Tension Headaches Linked to Weak Neck Muscles

May 13, 2015, by Dr. Becky Coats

A new study from Denmark has linked neck muscle strength to chronic tension headaches, and researchers recommend that strength training might help people with headaches. This link also highlights the important role of the temporomandibular joint and jaw muscles in mediating headache pain.

A Small, but Promising Study

Headaches and Neck MusclesIt’s important to note that this study is very small, so its conclusions aren’t strong, but they are promising. The study compared 60 adults with tension headaches and compared them to 30 healthy adults. To qualify for the study, headache sufferers had to have chronic tension headaches, defined as at least 8 days of headaches out of the previous 30 days with no more than three migraines.

People with regular tension headaches had neck and shoulder muscles that were 26 percent weaker than healthy adults. In many cases, headache sufferers also had strength imbalances between sets of muscles that hold the head up. The imbalance is typically between the flexor muscles, which bend the head forward and the extensor muscles which bend the head back. The flexor muscles tend to be significantly stronger in people with tension headaches.

Try Core Training

The researchers suggest that this problem is due to poor posture at work due to more time spent with smartphones, tablets, and laptops, which are often used with the head bending forward, what some have dubbed “text neck.”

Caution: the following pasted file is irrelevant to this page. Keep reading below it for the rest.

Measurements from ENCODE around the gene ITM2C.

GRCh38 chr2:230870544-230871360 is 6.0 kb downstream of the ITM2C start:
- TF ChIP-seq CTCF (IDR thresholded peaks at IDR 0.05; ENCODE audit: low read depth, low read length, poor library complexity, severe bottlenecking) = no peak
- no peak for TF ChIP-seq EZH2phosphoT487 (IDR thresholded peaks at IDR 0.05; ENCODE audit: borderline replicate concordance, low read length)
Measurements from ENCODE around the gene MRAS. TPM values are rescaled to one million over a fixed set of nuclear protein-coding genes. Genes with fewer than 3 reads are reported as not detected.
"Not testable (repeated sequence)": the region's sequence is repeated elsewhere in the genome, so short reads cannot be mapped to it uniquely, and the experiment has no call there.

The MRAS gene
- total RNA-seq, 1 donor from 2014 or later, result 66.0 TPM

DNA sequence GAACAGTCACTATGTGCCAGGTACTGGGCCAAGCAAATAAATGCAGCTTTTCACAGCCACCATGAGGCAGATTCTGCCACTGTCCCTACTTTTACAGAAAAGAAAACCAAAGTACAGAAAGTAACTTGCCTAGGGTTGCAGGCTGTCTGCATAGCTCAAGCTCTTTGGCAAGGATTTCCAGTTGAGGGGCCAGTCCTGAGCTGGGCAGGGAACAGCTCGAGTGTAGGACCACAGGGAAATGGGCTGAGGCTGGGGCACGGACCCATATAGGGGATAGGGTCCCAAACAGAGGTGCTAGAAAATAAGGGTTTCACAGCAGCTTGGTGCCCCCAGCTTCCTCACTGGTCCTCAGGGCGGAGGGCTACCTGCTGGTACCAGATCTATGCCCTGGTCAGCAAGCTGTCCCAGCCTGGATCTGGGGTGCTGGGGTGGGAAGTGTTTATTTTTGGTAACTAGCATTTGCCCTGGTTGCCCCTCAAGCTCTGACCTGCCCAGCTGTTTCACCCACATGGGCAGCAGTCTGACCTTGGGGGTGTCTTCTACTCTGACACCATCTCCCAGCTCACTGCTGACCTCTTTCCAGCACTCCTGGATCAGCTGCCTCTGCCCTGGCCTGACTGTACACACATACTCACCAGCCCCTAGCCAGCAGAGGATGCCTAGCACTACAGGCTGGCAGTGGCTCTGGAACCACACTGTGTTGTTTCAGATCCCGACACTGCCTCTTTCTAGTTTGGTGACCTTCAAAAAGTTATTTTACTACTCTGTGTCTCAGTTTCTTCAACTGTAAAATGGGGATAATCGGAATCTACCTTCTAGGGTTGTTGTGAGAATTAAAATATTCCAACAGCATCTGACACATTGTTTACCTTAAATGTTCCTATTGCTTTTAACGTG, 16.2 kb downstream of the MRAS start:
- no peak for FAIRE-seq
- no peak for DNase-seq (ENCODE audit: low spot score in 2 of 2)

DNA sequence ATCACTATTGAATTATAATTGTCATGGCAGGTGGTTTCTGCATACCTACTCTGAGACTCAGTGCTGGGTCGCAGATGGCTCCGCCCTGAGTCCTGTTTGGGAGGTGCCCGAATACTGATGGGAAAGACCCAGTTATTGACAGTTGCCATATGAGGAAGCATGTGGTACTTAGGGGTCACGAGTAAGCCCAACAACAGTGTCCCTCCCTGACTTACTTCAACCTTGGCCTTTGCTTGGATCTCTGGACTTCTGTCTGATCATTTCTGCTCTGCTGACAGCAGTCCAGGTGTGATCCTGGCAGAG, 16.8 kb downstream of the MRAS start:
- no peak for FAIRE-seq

To combat this strength imbalance, researchers recommend core strength training, which can help the body get stronger and help balance the muscles in the body. It’s important to talk to a doctor before starting a new workout, but the general health benefits are good, even if it doesn’t reduce your headaches.

If Core Training Doesn’t Work

But what can you do if your strength training doesn’t help with headaches? It might be that the problem is more localized. Another common cause of weak muscles and muscle imbalance in the head and neck is TMJ. In TMJ, an imbalance in your jaw muscles can be passed on to other muscles that partner with them, such as those in your head and neck.

If you suspect that muscle imbalances might be contributing to your headaches, we can help. Please call (817) 481-6888 to learn more about TMJ treatment in Grapevine at Grapevine Dental Care.